Polish military divers are due to begin a delicate operation on Monday to defuse a massive World War II bomb at the bottom of a channel near the Baltic Sea.
The five-tonne device — nicknamed “Tallboy” and also known as an “earthquake bomb” — was dropped by the Royal Air Force in an attack on a Nazi warship in 1945.
It was discovered last year during dredging close to the port city of Swinoujscie — formerly Swinemunde, a part of Germany — in the far northwest of Poland.
“It’s a world first. Nobody has ever defused a Tallboy that is so well preserved and underwater,” Grzegorz Lewandowski, spokesman for the Polish Navy’s 8th Coastal Defence Flotilla based in Swinoujscie, told AFP.
Around 750 local residents are being evacuated from an area of 2.5 kilometres (1.6 miles) around the bomb and the operation is expected to last up to five days.
But some residents told AFP they would be staying put.
Halina Paszkowska said the “main danger” for her was the risk of catching Covid-19 in a sports hall where residents are being given shelter during the operation.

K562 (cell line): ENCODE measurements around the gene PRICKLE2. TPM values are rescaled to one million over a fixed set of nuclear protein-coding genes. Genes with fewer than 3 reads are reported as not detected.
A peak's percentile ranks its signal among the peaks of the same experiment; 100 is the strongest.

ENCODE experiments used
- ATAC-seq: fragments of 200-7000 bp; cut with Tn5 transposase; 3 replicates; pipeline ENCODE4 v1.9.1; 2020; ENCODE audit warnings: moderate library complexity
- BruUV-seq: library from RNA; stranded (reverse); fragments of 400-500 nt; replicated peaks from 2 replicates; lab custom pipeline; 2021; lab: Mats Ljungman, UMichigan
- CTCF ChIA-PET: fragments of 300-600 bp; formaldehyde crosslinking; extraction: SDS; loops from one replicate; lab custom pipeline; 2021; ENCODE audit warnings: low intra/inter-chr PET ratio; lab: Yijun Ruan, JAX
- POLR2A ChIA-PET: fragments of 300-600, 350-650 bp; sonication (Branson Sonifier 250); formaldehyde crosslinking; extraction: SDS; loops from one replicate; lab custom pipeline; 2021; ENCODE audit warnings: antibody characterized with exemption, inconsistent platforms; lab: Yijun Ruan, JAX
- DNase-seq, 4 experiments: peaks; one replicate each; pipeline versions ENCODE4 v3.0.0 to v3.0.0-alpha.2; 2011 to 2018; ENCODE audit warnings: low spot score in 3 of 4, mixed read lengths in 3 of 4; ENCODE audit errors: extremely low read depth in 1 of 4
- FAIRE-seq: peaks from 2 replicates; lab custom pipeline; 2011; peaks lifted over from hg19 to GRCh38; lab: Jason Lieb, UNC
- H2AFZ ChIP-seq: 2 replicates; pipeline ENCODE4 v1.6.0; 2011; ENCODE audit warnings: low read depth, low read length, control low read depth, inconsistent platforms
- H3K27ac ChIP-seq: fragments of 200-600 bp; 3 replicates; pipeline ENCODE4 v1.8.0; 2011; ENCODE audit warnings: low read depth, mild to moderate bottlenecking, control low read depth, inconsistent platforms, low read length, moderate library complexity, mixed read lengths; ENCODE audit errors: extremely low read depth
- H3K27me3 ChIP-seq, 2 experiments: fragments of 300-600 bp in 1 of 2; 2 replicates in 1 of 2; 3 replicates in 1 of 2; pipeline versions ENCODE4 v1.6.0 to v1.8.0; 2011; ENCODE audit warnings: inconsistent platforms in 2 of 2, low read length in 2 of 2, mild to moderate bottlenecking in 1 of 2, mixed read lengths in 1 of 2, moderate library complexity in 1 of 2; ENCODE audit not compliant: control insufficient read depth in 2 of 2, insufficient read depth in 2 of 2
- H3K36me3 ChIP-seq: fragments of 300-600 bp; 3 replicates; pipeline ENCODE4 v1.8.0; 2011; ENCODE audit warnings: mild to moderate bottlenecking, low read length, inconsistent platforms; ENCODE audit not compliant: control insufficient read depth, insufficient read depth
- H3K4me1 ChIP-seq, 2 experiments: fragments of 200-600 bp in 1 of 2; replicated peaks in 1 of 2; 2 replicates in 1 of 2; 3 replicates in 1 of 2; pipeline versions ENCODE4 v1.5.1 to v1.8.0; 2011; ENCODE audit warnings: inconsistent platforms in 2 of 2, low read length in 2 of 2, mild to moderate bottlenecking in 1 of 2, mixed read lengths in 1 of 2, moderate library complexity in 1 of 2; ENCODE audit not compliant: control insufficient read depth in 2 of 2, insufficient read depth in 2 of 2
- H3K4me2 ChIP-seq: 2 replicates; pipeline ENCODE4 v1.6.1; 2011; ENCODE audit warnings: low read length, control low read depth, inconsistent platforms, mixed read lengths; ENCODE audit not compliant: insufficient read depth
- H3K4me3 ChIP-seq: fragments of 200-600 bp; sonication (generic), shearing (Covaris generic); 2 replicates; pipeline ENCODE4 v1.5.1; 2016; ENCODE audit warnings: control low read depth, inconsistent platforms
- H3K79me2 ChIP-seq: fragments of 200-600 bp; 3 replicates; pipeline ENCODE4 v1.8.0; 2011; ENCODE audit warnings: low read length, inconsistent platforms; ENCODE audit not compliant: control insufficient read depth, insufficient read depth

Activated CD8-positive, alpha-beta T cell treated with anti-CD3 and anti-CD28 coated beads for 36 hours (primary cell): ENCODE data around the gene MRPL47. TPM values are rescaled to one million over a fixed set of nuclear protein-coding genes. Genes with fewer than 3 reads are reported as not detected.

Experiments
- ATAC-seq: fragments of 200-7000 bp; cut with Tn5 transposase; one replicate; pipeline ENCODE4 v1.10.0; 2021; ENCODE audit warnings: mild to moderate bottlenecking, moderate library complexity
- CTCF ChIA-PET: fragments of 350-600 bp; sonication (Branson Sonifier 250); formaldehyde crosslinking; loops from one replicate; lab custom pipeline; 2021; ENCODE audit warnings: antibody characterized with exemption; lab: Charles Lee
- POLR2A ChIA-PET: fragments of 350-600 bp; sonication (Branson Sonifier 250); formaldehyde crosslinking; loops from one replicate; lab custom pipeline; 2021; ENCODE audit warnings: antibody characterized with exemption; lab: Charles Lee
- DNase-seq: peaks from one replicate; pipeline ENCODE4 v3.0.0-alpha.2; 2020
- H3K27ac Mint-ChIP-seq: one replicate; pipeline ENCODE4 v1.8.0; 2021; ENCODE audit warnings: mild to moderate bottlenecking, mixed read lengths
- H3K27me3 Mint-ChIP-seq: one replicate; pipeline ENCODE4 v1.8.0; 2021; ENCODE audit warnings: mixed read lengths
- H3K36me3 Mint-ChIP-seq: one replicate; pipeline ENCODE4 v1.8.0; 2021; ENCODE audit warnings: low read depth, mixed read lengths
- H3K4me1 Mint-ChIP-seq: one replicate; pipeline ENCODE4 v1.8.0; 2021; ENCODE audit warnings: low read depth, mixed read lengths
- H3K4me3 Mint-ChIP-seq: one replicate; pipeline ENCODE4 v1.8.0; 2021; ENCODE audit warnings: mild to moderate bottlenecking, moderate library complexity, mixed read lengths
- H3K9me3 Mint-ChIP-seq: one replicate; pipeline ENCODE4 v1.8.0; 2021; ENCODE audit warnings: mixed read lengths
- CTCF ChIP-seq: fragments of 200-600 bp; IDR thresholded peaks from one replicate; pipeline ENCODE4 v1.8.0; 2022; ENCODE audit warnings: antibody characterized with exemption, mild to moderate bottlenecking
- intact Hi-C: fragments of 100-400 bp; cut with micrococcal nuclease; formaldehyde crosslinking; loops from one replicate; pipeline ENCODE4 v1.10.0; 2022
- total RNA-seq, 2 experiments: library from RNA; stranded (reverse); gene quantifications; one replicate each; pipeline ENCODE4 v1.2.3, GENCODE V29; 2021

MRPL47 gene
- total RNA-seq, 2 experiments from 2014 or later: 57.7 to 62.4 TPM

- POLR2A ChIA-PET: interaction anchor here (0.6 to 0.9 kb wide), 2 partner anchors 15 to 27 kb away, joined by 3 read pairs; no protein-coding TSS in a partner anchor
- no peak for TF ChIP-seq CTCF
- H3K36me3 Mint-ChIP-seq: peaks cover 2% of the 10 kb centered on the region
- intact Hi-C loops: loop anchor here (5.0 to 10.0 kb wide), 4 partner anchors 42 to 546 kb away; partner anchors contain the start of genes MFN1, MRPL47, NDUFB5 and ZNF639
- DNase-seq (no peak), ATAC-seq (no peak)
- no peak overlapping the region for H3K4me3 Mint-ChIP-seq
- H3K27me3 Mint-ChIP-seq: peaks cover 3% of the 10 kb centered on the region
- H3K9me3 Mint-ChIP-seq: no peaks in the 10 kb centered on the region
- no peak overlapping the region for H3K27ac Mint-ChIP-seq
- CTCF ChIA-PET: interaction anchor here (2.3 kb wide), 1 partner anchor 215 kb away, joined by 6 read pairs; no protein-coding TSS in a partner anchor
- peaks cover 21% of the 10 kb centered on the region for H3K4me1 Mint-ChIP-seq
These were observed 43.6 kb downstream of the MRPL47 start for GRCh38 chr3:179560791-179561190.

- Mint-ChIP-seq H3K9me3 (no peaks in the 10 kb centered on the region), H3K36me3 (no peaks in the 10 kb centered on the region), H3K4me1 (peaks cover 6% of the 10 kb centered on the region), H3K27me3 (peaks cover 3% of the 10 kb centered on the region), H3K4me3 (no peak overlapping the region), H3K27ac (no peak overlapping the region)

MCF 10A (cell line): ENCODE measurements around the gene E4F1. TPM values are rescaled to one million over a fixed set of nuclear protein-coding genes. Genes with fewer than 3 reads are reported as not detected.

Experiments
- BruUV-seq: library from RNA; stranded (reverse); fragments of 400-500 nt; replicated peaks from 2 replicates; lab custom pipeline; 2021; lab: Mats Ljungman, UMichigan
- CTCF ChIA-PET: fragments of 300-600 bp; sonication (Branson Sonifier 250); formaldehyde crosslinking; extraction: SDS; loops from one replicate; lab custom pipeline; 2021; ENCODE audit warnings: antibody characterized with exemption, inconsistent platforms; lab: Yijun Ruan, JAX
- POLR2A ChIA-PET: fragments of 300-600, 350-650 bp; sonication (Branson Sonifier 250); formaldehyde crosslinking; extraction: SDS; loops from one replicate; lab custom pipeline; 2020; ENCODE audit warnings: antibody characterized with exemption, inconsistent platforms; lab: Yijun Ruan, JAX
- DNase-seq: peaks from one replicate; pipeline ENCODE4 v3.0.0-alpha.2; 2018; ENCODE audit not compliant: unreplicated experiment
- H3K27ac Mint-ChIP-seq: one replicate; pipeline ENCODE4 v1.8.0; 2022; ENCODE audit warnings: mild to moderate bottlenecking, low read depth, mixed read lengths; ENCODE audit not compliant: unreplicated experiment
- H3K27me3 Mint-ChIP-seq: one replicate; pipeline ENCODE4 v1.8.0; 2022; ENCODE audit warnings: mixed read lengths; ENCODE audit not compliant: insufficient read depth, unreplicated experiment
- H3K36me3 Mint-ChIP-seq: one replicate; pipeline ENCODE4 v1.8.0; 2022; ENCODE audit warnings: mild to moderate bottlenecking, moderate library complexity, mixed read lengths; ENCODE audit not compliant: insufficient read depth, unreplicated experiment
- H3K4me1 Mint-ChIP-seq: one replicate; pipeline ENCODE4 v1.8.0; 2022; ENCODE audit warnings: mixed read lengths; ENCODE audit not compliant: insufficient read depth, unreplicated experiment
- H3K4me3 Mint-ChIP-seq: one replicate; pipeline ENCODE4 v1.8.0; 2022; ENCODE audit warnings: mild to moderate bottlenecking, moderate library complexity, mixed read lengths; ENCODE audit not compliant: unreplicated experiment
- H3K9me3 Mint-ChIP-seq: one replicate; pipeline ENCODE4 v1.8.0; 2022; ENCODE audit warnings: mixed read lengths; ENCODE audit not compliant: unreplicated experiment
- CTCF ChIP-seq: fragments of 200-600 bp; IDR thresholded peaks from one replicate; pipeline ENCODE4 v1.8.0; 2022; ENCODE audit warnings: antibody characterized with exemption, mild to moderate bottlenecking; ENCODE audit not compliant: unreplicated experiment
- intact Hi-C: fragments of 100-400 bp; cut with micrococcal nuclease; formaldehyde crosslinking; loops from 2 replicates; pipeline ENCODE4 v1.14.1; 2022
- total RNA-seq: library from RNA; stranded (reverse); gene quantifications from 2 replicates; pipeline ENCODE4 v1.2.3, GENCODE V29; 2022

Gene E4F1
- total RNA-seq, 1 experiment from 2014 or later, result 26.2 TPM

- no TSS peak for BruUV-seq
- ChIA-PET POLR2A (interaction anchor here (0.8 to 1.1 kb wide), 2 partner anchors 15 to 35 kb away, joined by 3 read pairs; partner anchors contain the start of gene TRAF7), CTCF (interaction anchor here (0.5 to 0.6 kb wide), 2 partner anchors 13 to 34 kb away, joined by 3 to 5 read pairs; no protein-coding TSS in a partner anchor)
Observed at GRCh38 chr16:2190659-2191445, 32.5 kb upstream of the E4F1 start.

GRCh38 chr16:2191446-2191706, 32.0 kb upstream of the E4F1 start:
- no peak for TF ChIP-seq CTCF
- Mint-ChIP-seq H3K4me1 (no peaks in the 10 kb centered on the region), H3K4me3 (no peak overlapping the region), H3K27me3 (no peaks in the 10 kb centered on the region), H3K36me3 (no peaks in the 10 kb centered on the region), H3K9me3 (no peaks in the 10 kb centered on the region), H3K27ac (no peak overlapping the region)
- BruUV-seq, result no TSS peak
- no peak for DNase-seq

Paszkowska said she also had to look after her 88-year-old mother, adding: “I’ve lived here 50 years and there have been other bombs, but this is the first time there’s an evacuation! Before, we just had to stay indoors.”
– ‘A very delicate job’ –
Maritime traffic on the navigation channel and surrounding waterways will be suspended in an area of 16 kilometres around the bomb disposal operation.
“The first two or three days will be preparations. Our bomb disposal divers will scrape around the bomb, which is embedded in the bottom of the channel at a depth of 12 metres. Only its nose is sticking out,” Lewandowski said.